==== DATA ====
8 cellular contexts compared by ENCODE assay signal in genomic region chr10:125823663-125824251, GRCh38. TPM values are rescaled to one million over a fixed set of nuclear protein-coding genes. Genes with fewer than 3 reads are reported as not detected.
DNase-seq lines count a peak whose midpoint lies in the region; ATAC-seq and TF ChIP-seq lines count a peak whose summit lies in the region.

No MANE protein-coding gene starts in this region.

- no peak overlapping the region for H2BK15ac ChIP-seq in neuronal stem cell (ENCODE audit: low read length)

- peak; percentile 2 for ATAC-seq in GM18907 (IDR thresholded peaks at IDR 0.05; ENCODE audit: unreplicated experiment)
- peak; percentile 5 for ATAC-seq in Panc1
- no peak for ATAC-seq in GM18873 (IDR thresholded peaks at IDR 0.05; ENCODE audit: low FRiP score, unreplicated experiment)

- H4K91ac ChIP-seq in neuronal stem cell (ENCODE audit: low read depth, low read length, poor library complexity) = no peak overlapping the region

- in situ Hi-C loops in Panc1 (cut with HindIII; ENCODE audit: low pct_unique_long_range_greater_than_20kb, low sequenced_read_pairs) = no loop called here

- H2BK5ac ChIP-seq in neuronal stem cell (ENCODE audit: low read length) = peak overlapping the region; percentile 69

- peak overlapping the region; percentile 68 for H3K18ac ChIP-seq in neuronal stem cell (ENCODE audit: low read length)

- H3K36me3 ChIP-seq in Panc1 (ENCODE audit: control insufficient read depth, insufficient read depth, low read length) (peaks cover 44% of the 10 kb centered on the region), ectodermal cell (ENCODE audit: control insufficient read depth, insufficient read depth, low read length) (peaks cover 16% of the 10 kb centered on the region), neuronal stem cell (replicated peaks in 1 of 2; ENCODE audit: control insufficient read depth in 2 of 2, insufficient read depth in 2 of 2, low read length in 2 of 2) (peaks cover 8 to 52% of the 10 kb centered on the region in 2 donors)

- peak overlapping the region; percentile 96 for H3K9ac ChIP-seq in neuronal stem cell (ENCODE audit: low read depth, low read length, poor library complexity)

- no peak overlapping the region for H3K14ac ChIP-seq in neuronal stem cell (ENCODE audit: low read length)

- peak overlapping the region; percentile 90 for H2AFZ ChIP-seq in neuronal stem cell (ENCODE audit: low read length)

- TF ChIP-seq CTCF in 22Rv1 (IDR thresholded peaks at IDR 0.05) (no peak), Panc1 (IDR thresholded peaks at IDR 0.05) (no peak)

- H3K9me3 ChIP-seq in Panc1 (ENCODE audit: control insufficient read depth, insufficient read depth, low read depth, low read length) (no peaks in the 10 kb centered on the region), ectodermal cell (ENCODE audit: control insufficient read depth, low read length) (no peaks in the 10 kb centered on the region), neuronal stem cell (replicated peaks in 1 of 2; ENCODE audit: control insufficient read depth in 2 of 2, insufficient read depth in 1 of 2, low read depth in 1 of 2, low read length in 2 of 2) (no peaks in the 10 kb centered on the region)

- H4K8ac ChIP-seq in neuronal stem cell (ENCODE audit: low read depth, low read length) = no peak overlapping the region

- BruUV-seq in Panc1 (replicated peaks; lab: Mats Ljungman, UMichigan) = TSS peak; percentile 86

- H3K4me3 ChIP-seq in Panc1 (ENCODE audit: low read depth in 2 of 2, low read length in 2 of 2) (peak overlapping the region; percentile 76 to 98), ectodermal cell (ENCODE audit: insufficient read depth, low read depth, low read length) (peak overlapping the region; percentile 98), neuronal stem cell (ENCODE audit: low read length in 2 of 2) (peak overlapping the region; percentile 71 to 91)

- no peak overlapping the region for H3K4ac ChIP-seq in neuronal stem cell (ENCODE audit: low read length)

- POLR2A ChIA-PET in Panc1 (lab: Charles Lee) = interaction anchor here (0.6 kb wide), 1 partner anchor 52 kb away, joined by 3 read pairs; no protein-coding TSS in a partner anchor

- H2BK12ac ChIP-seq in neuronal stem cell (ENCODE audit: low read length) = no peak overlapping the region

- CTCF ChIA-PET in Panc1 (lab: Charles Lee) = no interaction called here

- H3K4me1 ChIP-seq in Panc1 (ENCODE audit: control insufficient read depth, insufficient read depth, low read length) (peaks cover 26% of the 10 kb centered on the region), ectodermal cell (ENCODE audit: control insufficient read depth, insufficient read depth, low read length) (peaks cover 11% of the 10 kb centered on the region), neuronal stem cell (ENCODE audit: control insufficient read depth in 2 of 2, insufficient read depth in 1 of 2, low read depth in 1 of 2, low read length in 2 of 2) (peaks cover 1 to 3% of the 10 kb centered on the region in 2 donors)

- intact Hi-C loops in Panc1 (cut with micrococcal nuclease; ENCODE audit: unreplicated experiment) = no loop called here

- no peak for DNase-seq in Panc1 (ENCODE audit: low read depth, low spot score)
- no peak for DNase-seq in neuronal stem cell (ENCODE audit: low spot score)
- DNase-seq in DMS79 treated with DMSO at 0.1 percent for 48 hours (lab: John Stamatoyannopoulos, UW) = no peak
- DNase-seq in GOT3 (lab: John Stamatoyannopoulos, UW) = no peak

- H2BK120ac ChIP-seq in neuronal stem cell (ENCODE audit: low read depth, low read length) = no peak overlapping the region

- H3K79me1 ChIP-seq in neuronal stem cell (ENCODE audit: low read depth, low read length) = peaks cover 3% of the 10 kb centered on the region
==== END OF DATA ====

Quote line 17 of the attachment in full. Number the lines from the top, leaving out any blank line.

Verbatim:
- H3K9me3 ChIP-seq in Panc1 (ENCODE audit: control insufficient read depth, insufficient read depth, low read depth, low read length) (no peaks in the 10 kb centered on the region), ectodermal cell (ENCODE audit: control insufficient read depth, low read length) (no peaks in the 10 kb centered on the region), neuronal stem cell (replicated peaks in 1 of 2; ENCODE audit: control insufficient read depth in 2 of 2, insufficient read depth in 1 of 2, low read depth in 1 of 2, low read length in 2 of 2) (no peaks in the 10 kb centered on the region)